Pimlico owners want state to ban drug widely used on horses on race day | COMMENTARY
By Belinda Stronach
For The Baltimore Sun|
Jul 06, 2020 at 1:21 PM
For the past several decades, there has been no place in professional sports for the use of performance-enhancing drugs (PEDs) by participating athletes. If PEDs are neither acceptable nor necessary, why then is the anti-bleeding medication Lasix still being used in Maryland’s thoroughbred racing industry?
Use of Lasix (technically known as Furosemide) was originally allowed by the Maryland Racing Commission in the 1970s, but only following a veterinarian’s examination and confirmation that the horse had such a severe medical condition called exercise induced pulmonary hemorrhage, commonly known as “severe bleeding.” This condition requires the administration of Lasix as a therapeutic medication. It is a medical fact that less than 5% of all North American thoroughbreds require Lasix.
Yet the use of Lasix, which began decades ago as a therapeutic medication for that small percentage of horses, has become so pervasive, overused and abused that it is now commonly administered to virtually every thoroughbred horse as a performance-enhancing drug. This is because Lasix is a diuretic that causes the horse to lose between 10 and 20 pounds of fluid within hours compared to those horses who are raced without Lasix. As everyone in the horse industry knows, the weight a horse carries directly affects its speed. It is as simple as that — Lasix is being used as a performance-enhancing drug — and it must stop. Healthy horses do not need Lasix to race.
As part of the national movement to phase out Lasix that was initiated in April 2019 by the thoroughbred horse industries in California, Florida, Kentucky and New York, we are calling on the Maryland racing industry and the Maryland Racing Commission to take the important and necessary step to prioritize equine health and safety and ban the use of Lasix as a race day medication. In so doing, Maryland would join those other tier 1 racing states, the Breeders’ Cup and every other major racing territory around the world — including England, Ireland, France, Hong Kong, Australia and Japan — which run Lasix-free.
The Maryland Jockey Club is fully committed to the long-term success and sustainability of the racing industry in Maryland, and this success must be achieved without compromising the safety and welfare of our beloved equine athletes.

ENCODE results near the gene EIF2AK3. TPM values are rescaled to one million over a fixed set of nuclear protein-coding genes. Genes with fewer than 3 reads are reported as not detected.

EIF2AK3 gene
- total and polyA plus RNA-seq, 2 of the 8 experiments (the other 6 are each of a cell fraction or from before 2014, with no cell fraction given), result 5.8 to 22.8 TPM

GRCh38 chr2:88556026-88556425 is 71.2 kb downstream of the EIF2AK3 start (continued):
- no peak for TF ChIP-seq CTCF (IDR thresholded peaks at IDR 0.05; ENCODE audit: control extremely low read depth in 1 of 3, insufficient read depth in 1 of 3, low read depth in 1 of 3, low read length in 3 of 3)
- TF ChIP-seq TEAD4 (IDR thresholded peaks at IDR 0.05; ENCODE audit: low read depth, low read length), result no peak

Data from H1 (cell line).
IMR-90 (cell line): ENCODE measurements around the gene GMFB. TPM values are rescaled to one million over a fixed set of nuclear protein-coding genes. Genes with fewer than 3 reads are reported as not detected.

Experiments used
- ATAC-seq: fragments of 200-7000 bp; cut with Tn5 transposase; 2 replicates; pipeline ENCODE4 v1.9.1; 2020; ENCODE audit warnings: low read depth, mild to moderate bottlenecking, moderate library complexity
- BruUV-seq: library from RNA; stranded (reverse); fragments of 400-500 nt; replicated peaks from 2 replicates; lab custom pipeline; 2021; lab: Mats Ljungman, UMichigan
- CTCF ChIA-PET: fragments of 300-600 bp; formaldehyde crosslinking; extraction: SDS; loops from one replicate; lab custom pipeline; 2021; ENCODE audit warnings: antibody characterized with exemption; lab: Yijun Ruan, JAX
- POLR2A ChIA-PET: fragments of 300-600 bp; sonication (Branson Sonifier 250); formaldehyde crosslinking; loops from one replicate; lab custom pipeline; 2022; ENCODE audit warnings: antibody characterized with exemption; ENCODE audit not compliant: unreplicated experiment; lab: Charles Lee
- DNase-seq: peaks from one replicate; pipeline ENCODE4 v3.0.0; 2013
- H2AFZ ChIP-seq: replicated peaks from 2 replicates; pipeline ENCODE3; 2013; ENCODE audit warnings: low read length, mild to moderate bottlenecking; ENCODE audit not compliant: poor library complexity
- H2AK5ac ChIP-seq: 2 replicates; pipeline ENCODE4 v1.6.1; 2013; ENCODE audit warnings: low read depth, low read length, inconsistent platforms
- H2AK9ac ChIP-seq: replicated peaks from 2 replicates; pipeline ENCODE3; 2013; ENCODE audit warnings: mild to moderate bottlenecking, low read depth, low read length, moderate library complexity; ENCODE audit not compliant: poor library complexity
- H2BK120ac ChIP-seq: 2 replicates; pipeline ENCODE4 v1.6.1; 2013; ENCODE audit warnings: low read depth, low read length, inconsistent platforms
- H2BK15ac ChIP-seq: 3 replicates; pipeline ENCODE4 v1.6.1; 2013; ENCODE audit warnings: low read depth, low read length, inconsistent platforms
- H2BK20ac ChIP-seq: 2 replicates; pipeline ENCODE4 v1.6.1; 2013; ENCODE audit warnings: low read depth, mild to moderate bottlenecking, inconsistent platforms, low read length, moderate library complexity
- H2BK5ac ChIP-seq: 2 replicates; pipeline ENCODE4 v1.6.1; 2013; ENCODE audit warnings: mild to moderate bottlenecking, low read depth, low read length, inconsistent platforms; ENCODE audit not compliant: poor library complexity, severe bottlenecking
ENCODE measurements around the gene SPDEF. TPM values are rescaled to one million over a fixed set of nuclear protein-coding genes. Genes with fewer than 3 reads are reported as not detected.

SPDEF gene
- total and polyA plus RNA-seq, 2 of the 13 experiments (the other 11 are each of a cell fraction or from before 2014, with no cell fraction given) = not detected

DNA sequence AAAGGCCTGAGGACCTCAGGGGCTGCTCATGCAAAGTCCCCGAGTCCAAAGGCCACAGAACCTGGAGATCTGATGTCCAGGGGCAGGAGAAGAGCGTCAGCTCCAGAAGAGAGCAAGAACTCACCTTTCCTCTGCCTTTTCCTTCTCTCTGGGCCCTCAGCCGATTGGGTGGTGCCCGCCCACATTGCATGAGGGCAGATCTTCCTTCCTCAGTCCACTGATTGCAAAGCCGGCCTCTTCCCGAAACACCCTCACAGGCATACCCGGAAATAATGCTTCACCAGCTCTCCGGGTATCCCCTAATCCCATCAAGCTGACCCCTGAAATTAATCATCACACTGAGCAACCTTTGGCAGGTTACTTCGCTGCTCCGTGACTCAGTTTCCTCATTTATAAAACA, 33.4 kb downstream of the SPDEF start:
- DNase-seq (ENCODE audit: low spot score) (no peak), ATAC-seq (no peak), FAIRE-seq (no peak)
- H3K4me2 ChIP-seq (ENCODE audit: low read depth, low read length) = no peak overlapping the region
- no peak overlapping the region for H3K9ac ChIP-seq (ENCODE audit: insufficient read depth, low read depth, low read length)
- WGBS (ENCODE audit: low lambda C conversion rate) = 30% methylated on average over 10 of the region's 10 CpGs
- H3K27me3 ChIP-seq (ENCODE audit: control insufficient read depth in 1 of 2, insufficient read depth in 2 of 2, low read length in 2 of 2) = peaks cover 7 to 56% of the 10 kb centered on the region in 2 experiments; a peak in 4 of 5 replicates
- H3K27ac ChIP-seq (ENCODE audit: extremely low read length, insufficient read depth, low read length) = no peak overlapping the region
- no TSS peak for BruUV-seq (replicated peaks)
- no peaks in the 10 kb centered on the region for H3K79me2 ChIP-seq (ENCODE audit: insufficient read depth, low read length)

The investment into equine health and safety is not only the right thing to do, it is crucial to the future of thoroughbred horse racing in the state. The recently passed Racing and Community Development Act 2020, which paves the way for an exciting and viable future for the Maryland racing industry, recognizes that industry stakeholders including the owners, trainers, breeders, jockeys and racetrack operators must work together to establish a new standard of equine health, safety and welfare.
The elimination of Lasix is an important factor in elevating the standard of care for our equine athletes. The safety and welfare protocols implemented in California offer a helpful case study. At Santa Anita Park, with the support of the California Horse Racing Board, there are tangible indicators that the investment in equine health is paying off. Certainly, there is more work to be done, but Santa Anita Park has experienced:
A 52% decrease in racing fatalities per 1,000 starts;
A 71% decrease in total racing fatalities;
A 16% decrease in total training fatalities per 1,000 starts (including non-musculoskeletal fatalities);
A 49% decrease in the total number of training fatalities associated with musculoskeletal injuries per 1,000 starts;
A 50% total decrease in fatalities related to musculoskeletal injuries in training,
As the well-respected Maryland trainer H. Graham Motion recently said in a letter from the prestigious Water Hay Oats Alliance to the Maryland Racing Commission: “The time has come when Lasix should be phased out and starting with two-year-old races makes sense.”
The time is now to move Maryland racing into the future. We call upon all industry stakeholders to come together in a unified manner to phase out the use of Lasix on race day, beginning immediately with two-year-old horses.